Using a Multi-Tiered System of Support: A Proposed Model for Incoming Students at a HBCU

Using a Multi-Tiered System of Support: A Proposed Model for Incoming Students at a HBCU

Kimberly M. Daniel (Bowie State University, USA), Cheryl H. Blackman (Bowie State University, USA), Katrina S. Kardiasmenos (Bowie State University, USA) and Ometha O. Lewis-Jack (Bowie State University, USA)
DOI: 10.4018/978-1-5225-0308-8.ch004
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In the K-12 setting, multi-tiered models have emerged over the past 10 years to address academic and behavioral student issues. Various models (e.g., Response to Intervention or Positive Behavioral Supports) have been developed using a multi-tiered framework in an effort to be proactive and reduce special education referrals. Key components in this framework include teacher training, universal screenings, early intervention, on-going assessment, and use of evidenced-based practice. A review of the recent literature did not yield any studies related to the application of a multi-tiered model at the post-secondary level. This chapter describes the design of a multi-tiered support model for use at the college level. This proposed model utilizes a peer tutoring/mentoring program and other college support services. It is designed to coordinate campus services and provide various levels of support for incoming students at Bowie State University, especially those with pre-existing learning, behavioral and mental health issues.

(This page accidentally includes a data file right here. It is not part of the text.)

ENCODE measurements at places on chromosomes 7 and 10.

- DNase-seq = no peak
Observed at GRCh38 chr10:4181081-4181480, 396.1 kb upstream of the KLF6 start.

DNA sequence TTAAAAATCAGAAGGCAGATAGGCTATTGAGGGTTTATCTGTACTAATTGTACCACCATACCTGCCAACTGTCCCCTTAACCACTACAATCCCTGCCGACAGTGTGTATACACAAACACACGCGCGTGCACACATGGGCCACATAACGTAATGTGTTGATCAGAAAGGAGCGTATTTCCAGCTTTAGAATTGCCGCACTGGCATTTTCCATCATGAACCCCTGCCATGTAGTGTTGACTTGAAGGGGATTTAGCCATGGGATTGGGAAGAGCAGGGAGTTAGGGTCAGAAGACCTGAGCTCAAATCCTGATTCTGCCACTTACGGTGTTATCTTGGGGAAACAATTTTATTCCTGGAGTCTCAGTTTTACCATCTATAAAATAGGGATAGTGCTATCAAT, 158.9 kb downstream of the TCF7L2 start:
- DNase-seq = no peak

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This chapter describes how the Department of Psychology at Bowie State University (BSU) is collaborating with the university community to design a unique multi-tiered System of Support model (SoS model) to address academic, social- emotional and behavioral needs of incoming freshman at this HBCU. A brief description of the model will be provided followed by a general summary of its key components. Using specific examples from this project, a description of how the model is modified to address the needs of the department will be given. The authors will delineate how academic issues such as time management, learning styles, study techniques, and test-taking skills will be addressed using the model. In the area of social- emotional and behavioral issues, the authors will describe the use of the model to address issues such as depression, anxiety, and stress.

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